Lou Gehrig’s ‘Farewell to Baseball’ Address
Henry Louis (Lou) Gehrig (June 19, 1903 – June 2, 1941) was an American Major League Baseball first baseman from New York City. He was nicknamed, The Iron Horse, for his durability and strength. He played his entire 17-year baseball career (1923 – 1939) for the New York Yankees. He set a number of records and mainly remembered for his prowess as a hitter.
It is very unfortunate that he had to bid farewell to the game he loved most when he was 36-years of age due to his illness. He was suffering from amyotrophic lateral sclerosis (ALS), which is now known as Lou Gehrig’s disease in North America.
On July 4th, 1939, The New York Yankees honored their hero, Lou Gehrig. When they asked him to make a speech to the many fans who packed the stadium, he delivered his Farewell to Baseball Address. In that famous, emotion-charged speech, which has been considered the Gettysburg Address of baseball, he shows how humble he is to have played the game of baseball with many great people by using grateful language for his teammates and associates.
Here is the video link to Lou Gehrig’s Farewell to Baseball Address, I consider myself the luckiest man on the face of this earth, delivered on July4, 1939 at New York. His speech is one of the most moving speeches in the history of not only baseball but also in the world of sports. Here is the text of his famous speech:
Fans, for the past two weeks you have been reading about a bad break I got. Yet today I consider myself the luckiest man on the face of the earth.
I have been in ballparks for seventeen years and have never received anything but kindness and encouragement from you fans. Look at these grand men. Which of you wouldn’t consider it the highlight of his career just to associate with them for even one day?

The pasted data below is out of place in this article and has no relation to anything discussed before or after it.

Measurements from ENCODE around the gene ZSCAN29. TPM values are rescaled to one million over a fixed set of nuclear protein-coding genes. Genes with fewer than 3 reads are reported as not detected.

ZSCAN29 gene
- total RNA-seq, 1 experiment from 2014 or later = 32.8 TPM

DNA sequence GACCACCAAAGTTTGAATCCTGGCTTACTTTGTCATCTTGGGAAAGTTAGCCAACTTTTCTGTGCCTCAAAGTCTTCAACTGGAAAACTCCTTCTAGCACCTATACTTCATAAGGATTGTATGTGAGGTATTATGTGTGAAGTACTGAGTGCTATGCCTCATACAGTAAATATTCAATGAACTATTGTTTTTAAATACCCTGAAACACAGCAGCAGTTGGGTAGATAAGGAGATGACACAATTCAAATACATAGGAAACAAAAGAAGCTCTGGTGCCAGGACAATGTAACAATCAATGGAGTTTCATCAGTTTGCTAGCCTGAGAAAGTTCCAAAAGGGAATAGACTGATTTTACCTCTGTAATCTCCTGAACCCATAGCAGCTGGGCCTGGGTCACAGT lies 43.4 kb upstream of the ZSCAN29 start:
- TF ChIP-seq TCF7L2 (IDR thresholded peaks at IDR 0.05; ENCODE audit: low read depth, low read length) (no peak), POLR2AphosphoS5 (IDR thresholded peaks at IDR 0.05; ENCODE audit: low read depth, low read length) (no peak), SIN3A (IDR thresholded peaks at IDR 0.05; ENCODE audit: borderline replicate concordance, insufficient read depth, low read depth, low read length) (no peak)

Sure I’m lucky.
Who wouldn’t consider it an honor to have known Jacob Ruppert? Also, the builder of baseball’s greatest empire, Ed Barrow? To have spent six years with that wonderful little fellow, Miller Higgins? Then to have spent the next nine years with that outstanding leader, that smart student of psychology, the best manager in baseball today, Joe McCarthy?
Sure I’m lucky.
When the New York Giants, a team you would give your right arm to beat, and vice versa, sends you a gift – that’s something. When everybody down to the groundskeepers and those boys in white coats remember you with trophies– that’s something.
When you have a wonderful mother-in-law who takes sides with you in squabbles with her own daughter– that’s something.
When you have a father and a mother who work all their lives so you can have education and build your body – it’s a blessing.
When you have a wife who has been a tower of strength and shown more courage than you dreamed existed — that’s the finest I know.
So, I close in saying that I might have been given a bad break, but I’ve got an awful lot to live for.
Two years after he gave his farewell address, Lou Gehrig died. His time may have been cut short, but not his place in the game for his legacy will live for ever. He lives forever in the hearts and minds of baseball fans.